One thing we do know from the scientific research is that most gun accidents are associated with people who have severe alcohol problems and are therefore very irresponsible. This should come as no surprise, since alcohol is associated with a majority of violent crime as well as family dysfunction. Another thing we know is that single parent families, particular those headed by women and without a strong family support system (typically inner-city poor), tend to be dysfunctional and potentiate violent and/or irresponsible behavior in the children they rear. We also know that gun owners, absent alcohol and family dysfunction, are exemplary members of society. In fact, there is some evidence (which I've alluded to in a previous article) that when young males legally own a gun (or guns), they are less prone to violence than young males who own no guns at all.

It is axiomatic that teaching kids to be responsible is teaching them to be self-reliant adults. How do you teach responsibility? You teach it by giving it, and the child learns by practicing it. So it is with guns. After a certain age, children who grow up around guns have been taught by their parents and have learned that all games and childishness ends around guns. And contrary to all of the ivory tower education theorists, who wouldn't know an empirical fact it came up and bit them on the behind, kids are capable of much more adult behavior than they think.

The one potential benefit of Kellerman's "research" is that someone probably will attempt to replicate it and, in the process, do it right. It would be very easy to come up with a research design that would select a truly representative sample of kids (both male and female) and then look at how kids' without any adult supervision behaved around guns. There is every reason to expect that kids who grow up around guns will have been taught how to use guns and will behave responsibly around guns that are both loaded and accessible. But, I wouldn't stop there if I were designing the study. I would want to look at a fairly large number of variables and see if there was any correlation between kids who are accorded the opportunity to be responsible around guns and general indicies of maturity.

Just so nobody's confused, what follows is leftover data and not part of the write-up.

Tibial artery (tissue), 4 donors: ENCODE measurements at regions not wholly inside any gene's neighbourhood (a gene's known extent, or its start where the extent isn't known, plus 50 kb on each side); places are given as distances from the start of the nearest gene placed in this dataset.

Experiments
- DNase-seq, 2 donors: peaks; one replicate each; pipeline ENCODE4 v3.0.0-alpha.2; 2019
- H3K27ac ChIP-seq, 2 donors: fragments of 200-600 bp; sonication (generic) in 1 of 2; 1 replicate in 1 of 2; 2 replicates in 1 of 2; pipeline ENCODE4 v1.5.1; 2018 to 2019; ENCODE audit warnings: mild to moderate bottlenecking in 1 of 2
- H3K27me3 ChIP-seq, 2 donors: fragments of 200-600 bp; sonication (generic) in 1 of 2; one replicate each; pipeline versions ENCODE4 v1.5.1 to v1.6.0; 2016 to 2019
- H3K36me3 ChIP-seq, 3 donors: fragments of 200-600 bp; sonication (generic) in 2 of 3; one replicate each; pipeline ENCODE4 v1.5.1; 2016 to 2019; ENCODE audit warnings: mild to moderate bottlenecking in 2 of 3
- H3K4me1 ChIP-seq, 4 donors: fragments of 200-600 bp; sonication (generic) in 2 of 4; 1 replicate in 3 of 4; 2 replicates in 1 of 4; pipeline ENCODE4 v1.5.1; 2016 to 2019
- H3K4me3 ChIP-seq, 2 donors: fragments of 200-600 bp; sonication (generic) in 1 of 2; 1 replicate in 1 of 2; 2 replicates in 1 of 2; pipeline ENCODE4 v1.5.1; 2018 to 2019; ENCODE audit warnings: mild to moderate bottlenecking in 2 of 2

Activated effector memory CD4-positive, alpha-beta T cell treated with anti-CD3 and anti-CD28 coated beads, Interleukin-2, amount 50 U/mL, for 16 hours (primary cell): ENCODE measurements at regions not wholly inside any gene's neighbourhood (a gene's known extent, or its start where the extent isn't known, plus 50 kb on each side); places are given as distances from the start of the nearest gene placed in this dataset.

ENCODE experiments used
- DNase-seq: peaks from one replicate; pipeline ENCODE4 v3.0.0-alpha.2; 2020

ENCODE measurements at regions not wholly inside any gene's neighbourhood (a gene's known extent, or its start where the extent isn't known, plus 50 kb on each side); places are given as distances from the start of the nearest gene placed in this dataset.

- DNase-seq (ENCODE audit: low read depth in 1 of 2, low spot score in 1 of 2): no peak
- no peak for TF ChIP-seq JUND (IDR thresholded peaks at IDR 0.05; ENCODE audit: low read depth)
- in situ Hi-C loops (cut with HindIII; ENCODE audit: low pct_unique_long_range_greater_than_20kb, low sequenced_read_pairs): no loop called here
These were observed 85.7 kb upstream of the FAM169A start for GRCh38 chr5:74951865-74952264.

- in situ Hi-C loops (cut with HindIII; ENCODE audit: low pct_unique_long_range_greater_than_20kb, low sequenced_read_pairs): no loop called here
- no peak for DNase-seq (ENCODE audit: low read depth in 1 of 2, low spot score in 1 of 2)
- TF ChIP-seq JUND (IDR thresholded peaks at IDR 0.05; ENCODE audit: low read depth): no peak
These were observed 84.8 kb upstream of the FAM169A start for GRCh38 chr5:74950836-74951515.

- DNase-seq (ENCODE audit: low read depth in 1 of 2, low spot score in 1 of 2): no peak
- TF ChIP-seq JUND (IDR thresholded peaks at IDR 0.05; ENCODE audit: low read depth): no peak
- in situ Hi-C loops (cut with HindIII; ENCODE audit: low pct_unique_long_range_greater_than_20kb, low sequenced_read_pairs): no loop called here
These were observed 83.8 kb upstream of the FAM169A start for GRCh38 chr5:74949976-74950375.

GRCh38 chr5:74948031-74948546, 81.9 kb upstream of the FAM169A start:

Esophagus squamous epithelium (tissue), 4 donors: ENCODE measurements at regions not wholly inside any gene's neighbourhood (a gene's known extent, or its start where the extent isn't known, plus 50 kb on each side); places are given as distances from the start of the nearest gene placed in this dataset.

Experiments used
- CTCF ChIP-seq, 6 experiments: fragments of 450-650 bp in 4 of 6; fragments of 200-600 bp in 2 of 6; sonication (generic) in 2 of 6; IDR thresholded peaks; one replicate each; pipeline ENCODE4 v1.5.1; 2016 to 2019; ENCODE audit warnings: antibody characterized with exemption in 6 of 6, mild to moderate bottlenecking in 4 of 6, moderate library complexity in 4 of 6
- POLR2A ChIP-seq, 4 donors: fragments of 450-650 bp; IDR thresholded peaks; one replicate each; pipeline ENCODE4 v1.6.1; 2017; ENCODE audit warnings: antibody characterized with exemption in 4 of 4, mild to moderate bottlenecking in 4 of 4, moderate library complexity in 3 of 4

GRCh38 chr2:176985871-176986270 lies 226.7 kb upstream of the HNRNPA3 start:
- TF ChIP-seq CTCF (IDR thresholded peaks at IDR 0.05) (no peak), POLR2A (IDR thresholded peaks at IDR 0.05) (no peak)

It was certainly the view of the Founders that guns, aside from their utility for hunting or self-defense, served the important function of teaching young boys to become responsible men. Responsible men, in turn, are responsible citizens. This idea is found in the writings of English Whig political theorists, who argued for republican systems of self-government in which male citizens bore arms for defense of themselves and the state. But the provenance of the idea that all men should bear arms in order to be responsible citizens is really classical antiquity. It can be found in a wide variety of formulations over the centuries, including that of 14th century Moslem historian, Ibn Khaldûn, whom I quote at the beginning of Your friends and neighbors. Khaldûn argued that surrendering responsibility in exchange for comfort (or the "sedentary" life) is the beginning of decadence.

The attitude that communitarians and other varieties of statists have about armed citizens is a manifestation of a more general view that everyone is a child, except for the bureaucratic elites who are supposed to run things. Citizens can't be trusted to behave responsibly. This view has elements of a self-fulfilling prophecy, since the whole educational system is predicated on the idea that children have only a very limited potential to exhibit mature behavior - to be self-governors - or to function intellectually. If children are not given the opportunity to learn and exercise responsibility, then how are they supposed to acquire this trait as adults? Public education stunts both intellectual and emotional growth. It promotes conformity and groupthink and a willingness to delegate responsibility to governmental institutions.

The statists win if they are able to control education. It's as simple as that. You can't teach your 8- or 9-year-old to understand and be responsible around firearms because we're going to make having a loaded gun in your home illegal. We're going to use the public schools to implant the idea that there is something anti-social about self-defense and that the government is benevolent and all-knowing. This may not be an articulated strategy but it flows naturally from institutional control rather than individual family control of the education agenda.

Don't be mislead by institutionalized demagogues into thinking that some radical change occurred in human beings in the last half of the 20th century so that they can longer be responsible individuals. Bill Clinton said in 1992 the freedoms Americans enjoyed 200 years ago were inappropriate in the modern world - people had too much freedom today. In this, as in so many other areas, Clinton was wrong. He did, however, speak for a large number of people who think that American ideals and virtues are passé. In a very real sense, guns are the last battleground. If Americans can be convinced that they can no longer be responsible owners of guns then they will have entered the final stage of civilization.